There's always such a strong current along that beach that I just stay out of the water. On this north- facing beach the current flows from east to west. That also makes sense when you view the Gulf of Mexico's circulation patterns shown in the US Navy's chart of oceanic currents at http://www.learner.org/jnorth/images/graphics/n-r/OceanCurrentsUSNOO.gif.
WINTER SOLSTICE AND THE YUCATAN
Back when I was issuing this Newsletter from the woods outside Natchez, Mississippi I always made a big deal about the Winter Solstice taking place this time of year. The solstice was important because -- at least from the perspective of this naturalist near Natchez -- it seemed that on that date the current year's natural cycle ended and a new one began.
The precise changeover took place at the moment when days stopped getting shorter and began getting longer. What pleasure I had finding "signs of spring" already on the Winter Solstice date, and what a delight when, just two or three weeks after the solstice, it really FELT as if days were getting longer, and that a gloriously warm, green, luxuriant spring was avalanching toward us.
Down here there's not much difference in the length of "summer" days and "winter" days. In fact, the concepts of "summer" and "winter" don't make much sense because here the big differences are between dry and wet seasons. You can see what I mean on the graph showing monthly temperature and precipitation data for Mérida, the main town here, at http://www.backyardnature.net/yucatan/climate.htm
So, right now, for me, there's no sense of the annual cycle coming to an end and beginning anew with the solstice. What I really feel is the dry season gradually getting underway. Herbaceous plants are starting to show the strain of lack of rain, though they're not turning brown yet. Some of the trees who lose their leaves during the dry season, to conserve water by cutting down on water evaporation from leaves, are losing their leaves now -- the Guanacastes, strangler figs, the Flamboyáns.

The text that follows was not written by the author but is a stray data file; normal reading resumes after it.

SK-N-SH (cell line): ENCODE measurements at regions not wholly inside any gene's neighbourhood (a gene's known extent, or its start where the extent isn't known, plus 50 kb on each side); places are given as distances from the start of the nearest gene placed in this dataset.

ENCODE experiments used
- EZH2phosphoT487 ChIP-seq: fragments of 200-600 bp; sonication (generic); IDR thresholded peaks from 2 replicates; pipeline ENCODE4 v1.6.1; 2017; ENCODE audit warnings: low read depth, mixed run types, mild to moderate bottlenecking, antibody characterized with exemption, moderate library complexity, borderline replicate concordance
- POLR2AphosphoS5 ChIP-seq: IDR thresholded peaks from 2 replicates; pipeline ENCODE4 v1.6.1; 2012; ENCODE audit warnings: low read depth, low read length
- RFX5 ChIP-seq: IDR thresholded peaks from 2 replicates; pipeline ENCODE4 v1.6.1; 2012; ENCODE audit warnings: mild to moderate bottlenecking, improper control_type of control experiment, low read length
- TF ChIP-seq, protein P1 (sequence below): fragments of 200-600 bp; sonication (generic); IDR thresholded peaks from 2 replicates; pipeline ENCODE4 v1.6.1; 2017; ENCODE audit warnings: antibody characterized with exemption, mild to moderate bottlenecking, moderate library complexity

If I happen to be here when the dry season ends with the first big rains, maybe around late May, then I'll celebrate the beginning of the new annual cycle for here, for at that time there'll be so many new germinations, blossomings, hatchings and emergings from dust that it'll be the equivalent of "spring avalanching forth," maybe even with more exuberance than I've chronicled in Mississippi.
In my life I've benefited enormously from consciously and sincerely celebrating whatever natural rebirths, rededications, and general startings-all-over-again I could identify. In fact, it seems to me that the human spirit is programmed so that it requires an intimacy with the cyclical seasons, and human psychology is structured to find the greatest peace when abiding dependable, natural routines.
It's unfortunate that the calendars we've ended up with only approximately recognize the real natural restarting points of the Earth's annual cycles. They do at least declare a new calendar year, and that's a step in the right direction.
So, because my roots are in a culture evolved where the Winter Solstice traditionally was a big deal, and these are the days of the Winter Solstice, I say this: Wherever you are in the world and whatever annual cycle you happen to identify with most, I wish you either a happy conclusion to your current cycle, or a happy beginning of a new one.
If I'm here when the rainy season cracks open, you'll hear all about it, and we'll have our own jolly "New Year" then, maybe celebrating with emerging frogs.
Best wishes to all Newsletter subscribers,